1. The 'main body' of the Anglo-French divisions were 100 km from the Channel coastline on 21 May, so logically, most of them could not have been at Lille.ljadw wrote: ↑15 Oct 2023 13:59As I expected, you try to avoid to answer my questionspaulskordilis wrote: ↑15 Oct 2023 12:021. The main body of the Anglo-French were 100km from the Channel Coast, and as Macksey points out, the Germans were sufficiently close to have swept into the undefended Channel ports on 21 May had they wished. Under a day’s drive, and far closer than the Anglo-French.ljadw wrote: ↑15 Oct 2023 11:11Virtually is not a serious argument .paulskordilis wrote: ↑15 Oct 2023 10:311. The Channel ports were virtually undefended on 21 May.ljadw wrote: ↑15 Oct 2023 09:25
All you have is a claim from Frieser without any proof which you are repeating .
In Fall Rot, Robert Forckzyk writes that half of the German trucks and tanks were no longer operational ,when the first Halt Order was issued ,which means that only a small number of tanks could advance to Dunkirk,without the support of the infantry and artillery,and without this support tanks are powerless .
2. Forczyk is clearly talking about the situation on 24 May, when the Germans may or may not have captured Dunkirk. Without the Haltebefehl on either 15 or 21 May Haltebefehl, the infamous debate would have been moot, given that the Germans would have already been in the woefully underdefended ports.
It is also avoiding the decisive points,which are
1 How far were the Germans from the Channel ports on 21 May ?
2 How strong were the Germans on 21 May ?
2. The farce at Arras virtually denuded the Allies of tanks, with only 37/225 Axis tanks lost. Without the Haltebefehl on 21 May, three days of fighting against the newly positioned Calais garrison etc. would have been entirely averted.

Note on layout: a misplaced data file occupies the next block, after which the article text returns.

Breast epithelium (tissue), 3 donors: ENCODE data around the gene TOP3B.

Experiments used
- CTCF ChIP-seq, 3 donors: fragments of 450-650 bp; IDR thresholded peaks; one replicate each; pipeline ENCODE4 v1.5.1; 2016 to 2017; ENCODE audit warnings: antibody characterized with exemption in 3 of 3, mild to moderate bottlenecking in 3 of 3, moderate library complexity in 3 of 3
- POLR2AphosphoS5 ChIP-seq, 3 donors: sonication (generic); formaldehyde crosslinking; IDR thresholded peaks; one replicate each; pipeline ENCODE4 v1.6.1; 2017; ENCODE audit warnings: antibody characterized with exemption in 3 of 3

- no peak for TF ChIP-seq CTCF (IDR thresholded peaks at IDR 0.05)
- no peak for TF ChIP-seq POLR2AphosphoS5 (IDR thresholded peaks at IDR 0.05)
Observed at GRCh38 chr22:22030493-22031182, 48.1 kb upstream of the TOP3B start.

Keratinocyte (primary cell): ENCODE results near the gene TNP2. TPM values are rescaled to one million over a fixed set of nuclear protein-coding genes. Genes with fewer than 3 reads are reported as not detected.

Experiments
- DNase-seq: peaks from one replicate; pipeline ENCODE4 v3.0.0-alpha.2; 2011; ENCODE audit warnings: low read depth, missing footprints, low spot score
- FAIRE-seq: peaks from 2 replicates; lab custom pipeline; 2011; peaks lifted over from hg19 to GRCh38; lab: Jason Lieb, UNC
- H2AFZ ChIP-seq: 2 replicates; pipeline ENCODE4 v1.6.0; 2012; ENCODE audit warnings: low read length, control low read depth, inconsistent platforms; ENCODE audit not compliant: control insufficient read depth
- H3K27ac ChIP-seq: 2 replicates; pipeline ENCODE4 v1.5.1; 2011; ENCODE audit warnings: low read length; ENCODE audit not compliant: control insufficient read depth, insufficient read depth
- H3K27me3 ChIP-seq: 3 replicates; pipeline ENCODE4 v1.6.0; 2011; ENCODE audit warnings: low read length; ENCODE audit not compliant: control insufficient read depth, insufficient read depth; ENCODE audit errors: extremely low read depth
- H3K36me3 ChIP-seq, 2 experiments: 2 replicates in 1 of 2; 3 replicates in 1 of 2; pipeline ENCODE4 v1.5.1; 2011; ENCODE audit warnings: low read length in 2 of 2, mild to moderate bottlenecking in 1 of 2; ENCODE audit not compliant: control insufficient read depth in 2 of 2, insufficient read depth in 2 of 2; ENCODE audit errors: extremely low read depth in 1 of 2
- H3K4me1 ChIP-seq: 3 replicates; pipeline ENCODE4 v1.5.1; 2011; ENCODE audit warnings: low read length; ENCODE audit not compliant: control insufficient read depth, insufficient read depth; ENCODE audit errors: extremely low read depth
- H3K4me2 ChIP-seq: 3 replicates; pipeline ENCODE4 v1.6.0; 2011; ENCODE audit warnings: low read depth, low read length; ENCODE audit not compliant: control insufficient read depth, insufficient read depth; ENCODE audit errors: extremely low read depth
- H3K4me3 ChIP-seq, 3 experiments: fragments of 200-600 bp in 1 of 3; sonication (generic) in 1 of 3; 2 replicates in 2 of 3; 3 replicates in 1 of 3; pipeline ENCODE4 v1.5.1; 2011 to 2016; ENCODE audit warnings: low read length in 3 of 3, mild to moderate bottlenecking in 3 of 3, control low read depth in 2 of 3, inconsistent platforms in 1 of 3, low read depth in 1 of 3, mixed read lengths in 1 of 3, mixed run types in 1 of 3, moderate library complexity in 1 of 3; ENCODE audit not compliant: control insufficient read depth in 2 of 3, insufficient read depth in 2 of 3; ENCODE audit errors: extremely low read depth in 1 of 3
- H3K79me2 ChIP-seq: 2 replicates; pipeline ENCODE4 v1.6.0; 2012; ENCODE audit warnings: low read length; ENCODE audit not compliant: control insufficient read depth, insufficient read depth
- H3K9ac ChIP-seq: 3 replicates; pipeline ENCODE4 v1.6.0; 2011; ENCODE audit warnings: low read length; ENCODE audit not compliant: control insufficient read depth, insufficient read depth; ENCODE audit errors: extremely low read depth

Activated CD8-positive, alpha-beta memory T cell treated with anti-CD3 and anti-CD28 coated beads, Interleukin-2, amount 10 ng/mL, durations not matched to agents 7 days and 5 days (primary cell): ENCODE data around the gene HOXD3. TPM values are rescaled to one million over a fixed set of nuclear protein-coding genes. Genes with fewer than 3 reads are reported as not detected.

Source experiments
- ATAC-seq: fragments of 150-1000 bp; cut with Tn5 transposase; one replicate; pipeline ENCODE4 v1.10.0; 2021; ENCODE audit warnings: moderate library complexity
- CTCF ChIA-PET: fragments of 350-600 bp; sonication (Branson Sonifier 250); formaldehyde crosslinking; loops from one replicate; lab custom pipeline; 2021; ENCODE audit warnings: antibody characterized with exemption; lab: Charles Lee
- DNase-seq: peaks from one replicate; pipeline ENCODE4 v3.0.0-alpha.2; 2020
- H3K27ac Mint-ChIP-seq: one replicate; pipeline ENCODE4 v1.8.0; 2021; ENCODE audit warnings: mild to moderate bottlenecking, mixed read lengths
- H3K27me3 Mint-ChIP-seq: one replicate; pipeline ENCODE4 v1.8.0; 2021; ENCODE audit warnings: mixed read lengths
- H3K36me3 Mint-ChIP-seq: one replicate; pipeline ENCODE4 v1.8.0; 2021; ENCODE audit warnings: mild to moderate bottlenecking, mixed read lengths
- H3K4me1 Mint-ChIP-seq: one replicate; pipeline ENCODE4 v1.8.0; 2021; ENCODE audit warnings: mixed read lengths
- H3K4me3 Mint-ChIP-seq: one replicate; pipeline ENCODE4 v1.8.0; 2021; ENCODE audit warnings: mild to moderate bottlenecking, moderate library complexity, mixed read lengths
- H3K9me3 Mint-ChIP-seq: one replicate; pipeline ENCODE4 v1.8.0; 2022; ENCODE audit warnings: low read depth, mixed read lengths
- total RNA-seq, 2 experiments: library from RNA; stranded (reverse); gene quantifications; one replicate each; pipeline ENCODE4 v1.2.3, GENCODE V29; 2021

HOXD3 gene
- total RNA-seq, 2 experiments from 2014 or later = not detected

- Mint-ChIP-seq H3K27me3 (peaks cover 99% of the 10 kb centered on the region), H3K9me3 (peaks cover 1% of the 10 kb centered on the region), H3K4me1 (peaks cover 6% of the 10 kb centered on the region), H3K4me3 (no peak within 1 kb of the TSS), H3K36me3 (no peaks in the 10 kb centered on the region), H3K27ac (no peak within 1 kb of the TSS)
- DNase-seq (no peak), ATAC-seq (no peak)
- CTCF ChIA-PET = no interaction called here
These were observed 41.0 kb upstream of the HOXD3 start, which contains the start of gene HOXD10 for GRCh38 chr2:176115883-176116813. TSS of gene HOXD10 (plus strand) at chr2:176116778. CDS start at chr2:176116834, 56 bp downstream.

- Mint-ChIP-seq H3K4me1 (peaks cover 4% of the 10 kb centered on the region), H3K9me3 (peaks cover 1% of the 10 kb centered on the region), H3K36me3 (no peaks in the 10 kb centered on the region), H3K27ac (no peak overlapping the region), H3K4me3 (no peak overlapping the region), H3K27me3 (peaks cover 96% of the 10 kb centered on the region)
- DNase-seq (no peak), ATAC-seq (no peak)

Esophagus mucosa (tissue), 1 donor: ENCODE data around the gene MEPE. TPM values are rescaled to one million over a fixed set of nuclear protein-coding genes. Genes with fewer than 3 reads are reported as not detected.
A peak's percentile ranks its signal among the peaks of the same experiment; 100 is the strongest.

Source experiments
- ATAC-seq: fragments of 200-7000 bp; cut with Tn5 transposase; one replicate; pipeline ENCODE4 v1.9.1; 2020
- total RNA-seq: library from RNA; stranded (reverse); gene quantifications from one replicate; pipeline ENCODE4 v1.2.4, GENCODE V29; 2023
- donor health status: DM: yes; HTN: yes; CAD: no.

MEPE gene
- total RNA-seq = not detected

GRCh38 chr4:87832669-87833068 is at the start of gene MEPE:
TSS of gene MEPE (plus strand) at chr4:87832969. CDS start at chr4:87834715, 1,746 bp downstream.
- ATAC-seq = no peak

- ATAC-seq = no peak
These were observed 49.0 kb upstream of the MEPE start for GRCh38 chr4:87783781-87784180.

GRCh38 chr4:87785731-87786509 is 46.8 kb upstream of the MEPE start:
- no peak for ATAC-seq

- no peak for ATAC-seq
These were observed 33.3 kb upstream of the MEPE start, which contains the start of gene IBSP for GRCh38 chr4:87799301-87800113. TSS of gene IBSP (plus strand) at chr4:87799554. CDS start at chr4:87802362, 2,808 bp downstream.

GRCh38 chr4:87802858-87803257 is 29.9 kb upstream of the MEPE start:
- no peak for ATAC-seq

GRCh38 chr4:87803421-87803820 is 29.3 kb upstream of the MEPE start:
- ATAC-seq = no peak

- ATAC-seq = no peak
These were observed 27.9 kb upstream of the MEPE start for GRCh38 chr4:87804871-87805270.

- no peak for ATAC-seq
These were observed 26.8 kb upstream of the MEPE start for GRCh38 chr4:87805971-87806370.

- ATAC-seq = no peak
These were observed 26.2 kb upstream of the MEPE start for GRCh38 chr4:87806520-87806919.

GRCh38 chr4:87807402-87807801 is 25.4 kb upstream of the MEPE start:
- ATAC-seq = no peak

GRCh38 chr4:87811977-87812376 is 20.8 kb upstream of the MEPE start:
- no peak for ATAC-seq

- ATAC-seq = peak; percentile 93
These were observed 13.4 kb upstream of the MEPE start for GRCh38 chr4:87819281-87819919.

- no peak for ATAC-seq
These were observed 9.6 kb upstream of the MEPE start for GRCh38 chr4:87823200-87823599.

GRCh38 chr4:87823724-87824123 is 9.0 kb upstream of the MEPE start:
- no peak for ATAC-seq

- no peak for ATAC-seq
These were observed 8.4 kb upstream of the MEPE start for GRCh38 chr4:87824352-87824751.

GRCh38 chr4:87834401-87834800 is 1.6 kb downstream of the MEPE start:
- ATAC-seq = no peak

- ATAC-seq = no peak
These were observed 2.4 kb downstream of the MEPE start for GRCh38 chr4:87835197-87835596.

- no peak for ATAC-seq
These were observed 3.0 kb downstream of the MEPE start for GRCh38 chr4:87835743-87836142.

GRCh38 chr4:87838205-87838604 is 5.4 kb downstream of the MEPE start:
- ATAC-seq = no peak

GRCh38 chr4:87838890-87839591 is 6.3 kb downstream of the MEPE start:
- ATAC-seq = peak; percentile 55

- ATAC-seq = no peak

The truth is that the French were still in Lille til 31 May 1940 and Lille is some 75 km from Dunkirk .
It is also not so that the Germans were close enough to sweep into Dunkirk on 21 May ,because : you have NO sources that indicate how strong were the Germans at Abbeville (150 km from Dunkirk ) and Arras (110 km from Dunkirk ) at the evening of 20 May .The only thing we may assume is that they were very weak .
And about Arras : this is totally irrelevant as the allies could engage during Fall Gelb the few German tanks without needing their own tanks .And the allies were not denuded of tanks : they lost 74 tanks only, the Germans 37 .
On 24 May there were parts of the 1st PzD and of the LSSAH between the coast and St Omer ( source : Frieser ) .All we know is that on 21 May these elements were farther away from Dunkirk and smaller .That is a fact that you must accept or you must prove the opposite = that on 21 May the Germans were closer to Dunkirk and stronger .
2. The Allies losing 74/74 tanks at Arras is a scale of destruction on par with how the pre-war Soviet tank formations ceased to exist in the first few weeks of Barbarossa.
3. The Germans had 188 tanks remaining on 21 May, so they were stronger. They could have reached Dunkirk on the same day without the 21 May Haltebefehl, so they were far closer than the Allies. I have no time to waste accepting your nonsense 'facts' and propositions. The burden is on *you* to prove the opposite, which is clearly proving to be an impossible task.